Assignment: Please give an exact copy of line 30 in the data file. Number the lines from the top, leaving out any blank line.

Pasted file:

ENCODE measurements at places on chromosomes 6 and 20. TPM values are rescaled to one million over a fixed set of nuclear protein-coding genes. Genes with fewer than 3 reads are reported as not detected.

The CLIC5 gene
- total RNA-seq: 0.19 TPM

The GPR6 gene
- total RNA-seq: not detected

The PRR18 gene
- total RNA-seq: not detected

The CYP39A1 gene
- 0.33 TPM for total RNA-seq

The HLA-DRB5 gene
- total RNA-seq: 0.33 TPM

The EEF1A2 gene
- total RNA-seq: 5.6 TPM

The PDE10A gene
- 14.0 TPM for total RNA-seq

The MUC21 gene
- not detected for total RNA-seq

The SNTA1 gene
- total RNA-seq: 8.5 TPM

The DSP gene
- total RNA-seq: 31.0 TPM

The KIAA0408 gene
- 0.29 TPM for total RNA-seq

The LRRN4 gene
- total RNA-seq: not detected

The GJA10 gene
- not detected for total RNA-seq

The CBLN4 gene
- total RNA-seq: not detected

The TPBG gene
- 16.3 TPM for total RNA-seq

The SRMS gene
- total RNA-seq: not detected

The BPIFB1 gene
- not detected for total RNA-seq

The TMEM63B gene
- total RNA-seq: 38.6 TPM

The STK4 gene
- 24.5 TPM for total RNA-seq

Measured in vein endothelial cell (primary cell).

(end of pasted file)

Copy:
The TPBG gene